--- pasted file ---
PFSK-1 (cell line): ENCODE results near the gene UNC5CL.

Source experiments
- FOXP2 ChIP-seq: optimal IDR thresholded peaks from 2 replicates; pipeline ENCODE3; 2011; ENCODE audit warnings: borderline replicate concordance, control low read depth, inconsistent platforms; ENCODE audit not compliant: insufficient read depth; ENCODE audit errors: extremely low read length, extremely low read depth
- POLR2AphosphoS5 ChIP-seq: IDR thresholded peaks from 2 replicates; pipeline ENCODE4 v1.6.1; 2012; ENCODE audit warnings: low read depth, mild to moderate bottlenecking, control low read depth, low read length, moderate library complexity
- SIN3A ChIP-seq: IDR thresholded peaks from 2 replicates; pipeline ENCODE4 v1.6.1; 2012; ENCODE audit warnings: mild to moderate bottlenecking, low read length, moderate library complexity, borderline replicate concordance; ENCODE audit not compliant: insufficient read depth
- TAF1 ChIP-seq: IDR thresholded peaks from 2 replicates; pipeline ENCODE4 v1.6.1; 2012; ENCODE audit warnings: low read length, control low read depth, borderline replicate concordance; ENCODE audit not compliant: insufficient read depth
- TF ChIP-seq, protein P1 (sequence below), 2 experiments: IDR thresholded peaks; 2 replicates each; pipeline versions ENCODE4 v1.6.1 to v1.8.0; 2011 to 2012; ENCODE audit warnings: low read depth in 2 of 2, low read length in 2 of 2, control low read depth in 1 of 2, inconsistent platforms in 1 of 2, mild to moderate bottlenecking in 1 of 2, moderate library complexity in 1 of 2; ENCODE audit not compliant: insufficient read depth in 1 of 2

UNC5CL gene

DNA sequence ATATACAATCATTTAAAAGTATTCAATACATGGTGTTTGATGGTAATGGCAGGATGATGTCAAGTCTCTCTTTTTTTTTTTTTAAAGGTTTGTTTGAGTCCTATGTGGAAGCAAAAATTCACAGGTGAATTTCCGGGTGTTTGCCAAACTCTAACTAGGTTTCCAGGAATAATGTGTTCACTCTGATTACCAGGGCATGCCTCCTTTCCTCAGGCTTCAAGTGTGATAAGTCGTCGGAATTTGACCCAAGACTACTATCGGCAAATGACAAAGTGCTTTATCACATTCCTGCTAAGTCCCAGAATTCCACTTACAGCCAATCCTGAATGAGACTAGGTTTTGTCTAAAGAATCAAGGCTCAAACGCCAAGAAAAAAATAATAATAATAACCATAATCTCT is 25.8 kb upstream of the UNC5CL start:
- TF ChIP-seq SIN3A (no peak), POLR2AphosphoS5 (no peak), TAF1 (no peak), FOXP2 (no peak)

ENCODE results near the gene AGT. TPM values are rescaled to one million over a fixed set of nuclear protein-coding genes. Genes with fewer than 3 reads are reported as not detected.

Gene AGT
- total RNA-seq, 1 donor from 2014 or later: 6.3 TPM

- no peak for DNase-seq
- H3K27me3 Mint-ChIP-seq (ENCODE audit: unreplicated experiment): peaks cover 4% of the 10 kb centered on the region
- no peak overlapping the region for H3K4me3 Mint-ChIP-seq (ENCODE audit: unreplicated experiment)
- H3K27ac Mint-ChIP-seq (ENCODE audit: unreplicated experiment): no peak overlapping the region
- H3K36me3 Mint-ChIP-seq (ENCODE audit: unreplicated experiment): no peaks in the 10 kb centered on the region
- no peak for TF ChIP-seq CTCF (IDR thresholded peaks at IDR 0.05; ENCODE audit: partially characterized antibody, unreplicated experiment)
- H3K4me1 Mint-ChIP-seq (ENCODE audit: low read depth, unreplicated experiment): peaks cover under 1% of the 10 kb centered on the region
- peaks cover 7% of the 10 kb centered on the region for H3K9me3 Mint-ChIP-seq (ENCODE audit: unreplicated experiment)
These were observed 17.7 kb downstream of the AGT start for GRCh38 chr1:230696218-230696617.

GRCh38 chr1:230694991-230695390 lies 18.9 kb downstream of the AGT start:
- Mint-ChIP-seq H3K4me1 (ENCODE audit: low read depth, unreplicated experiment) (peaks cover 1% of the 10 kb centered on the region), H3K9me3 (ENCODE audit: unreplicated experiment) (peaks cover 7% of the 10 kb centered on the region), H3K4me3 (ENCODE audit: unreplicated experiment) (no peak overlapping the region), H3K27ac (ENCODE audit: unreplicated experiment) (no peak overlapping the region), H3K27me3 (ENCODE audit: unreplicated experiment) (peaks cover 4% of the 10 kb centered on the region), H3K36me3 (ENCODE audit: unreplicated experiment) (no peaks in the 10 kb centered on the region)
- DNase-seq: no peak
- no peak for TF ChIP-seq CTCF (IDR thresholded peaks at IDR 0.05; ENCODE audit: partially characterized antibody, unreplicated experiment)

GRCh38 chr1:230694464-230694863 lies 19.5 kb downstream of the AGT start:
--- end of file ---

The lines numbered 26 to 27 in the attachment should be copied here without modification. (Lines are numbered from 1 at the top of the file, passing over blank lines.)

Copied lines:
- no peak for TF ChIP-seq CTCF (IDR thresholded peaks at IDR 0.05; ENCODE audit: partially characterized antibody, unreplicated experiment)

GRCh38 chr1:230694464-230694863 lies 19.5 kb downstream of the AGT start: